Project SEARCH is a nationwide program designed to help young adults with disabilities gain the skills to get and keep a job. Embassy Suites Frisco and Atrium Hospitality offers the experience for interns with both physical and/or intellectual disabilities, like Autism Spectrum Disorder. Each program cycle has 10 interns for nine months.
San Antonio and YouTube
Morgan’s Inclusion Initiative
“Celebrating a World of Inclusion”
Background to the story:
Morgan’s Inclusion Initiative is more than a nonprofit organization; it’s a movement of inclusion. It’s organization oversees five fully-inclusive, Ultra-Accessible theme park facilities where individuals of all ages and all abilities can come together for recreation and a better understanding of one another.
At its core, leaders with Morgan’s Inclusion Initiative believe that everyone deserves the right to enjoy and experience life, regardless of cognitive or physical ability. By removing barriers, they can help bring together people of all abilities to understand each other better and build friendships and a better world.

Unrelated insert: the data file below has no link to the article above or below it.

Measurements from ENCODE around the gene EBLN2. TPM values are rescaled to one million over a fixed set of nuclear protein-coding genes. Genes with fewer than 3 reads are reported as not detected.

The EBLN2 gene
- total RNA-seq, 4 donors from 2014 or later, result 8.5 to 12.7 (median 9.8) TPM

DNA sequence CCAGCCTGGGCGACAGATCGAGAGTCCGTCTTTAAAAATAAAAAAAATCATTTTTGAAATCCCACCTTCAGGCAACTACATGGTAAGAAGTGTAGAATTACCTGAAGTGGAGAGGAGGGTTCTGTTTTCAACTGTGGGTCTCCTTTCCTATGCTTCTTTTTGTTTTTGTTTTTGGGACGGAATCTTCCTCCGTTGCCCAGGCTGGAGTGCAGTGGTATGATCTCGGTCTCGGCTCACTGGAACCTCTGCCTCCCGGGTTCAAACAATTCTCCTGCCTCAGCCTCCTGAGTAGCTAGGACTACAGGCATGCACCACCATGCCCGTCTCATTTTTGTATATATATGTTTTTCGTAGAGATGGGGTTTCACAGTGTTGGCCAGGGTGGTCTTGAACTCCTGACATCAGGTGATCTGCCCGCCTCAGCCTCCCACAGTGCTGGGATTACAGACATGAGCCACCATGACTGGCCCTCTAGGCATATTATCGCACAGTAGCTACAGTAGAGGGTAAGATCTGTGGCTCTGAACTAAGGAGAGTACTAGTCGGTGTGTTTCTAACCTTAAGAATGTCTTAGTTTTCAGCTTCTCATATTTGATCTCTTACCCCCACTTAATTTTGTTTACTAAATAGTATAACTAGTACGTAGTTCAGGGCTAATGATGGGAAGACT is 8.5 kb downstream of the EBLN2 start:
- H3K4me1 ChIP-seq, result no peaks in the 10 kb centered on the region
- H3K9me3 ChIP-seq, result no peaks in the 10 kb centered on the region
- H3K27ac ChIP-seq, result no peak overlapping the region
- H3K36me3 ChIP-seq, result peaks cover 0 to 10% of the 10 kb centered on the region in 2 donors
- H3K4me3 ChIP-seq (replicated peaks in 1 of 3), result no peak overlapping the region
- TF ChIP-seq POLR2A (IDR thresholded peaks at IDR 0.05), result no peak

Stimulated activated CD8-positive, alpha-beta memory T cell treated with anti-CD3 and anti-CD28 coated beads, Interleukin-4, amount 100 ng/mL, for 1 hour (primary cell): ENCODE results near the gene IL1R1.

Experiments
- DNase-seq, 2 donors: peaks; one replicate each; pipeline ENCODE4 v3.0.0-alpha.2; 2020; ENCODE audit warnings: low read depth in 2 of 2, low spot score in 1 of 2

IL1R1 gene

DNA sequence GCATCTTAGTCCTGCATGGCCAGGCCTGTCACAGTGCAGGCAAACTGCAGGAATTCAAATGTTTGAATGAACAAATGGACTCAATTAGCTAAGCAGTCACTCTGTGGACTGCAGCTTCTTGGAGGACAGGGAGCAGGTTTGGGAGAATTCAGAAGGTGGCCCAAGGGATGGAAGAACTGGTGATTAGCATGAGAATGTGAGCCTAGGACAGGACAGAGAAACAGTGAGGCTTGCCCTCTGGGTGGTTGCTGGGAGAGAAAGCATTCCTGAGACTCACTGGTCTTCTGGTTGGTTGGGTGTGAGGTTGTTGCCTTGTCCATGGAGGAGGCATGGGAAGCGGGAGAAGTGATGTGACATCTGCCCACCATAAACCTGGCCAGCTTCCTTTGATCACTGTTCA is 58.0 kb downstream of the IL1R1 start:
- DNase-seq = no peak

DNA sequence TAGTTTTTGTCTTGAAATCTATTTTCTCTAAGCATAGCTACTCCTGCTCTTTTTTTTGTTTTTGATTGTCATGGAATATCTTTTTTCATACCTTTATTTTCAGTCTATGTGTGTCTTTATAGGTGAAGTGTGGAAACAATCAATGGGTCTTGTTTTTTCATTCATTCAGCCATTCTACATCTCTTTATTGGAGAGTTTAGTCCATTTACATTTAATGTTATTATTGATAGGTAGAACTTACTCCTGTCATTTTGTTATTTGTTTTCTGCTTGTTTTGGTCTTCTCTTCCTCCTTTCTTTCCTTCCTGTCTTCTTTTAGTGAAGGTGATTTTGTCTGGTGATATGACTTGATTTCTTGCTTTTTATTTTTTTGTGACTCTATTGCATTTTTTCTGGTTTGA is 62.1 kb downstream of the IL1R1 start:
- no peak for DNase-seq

Dion McInnis Willis
The Wrangler Gazette posts New Danville’s monthly newsletter
About the newsletter:
New Danville’s newsletter, The Wrangler Gazette, caught the attention of the Governor’s Committee on People with Disabilities.
The committee recently named Dion McInnis as the 2022 recipient of the Barbara Jordan Media Award in the newsletter category; he developed the newsletter shortly after he started working for New Danville as their first-ever development director in March 2021.
New Danville is a rural nonprofit community for adults with intellectual or developmental disabilities, or those who need similar services. Founded in 2005, it is located in Willis, Texas, where it offers independent living and day habilitation services.
Dr. John C. Bullion and Pam Humphrey
ESC Region #12,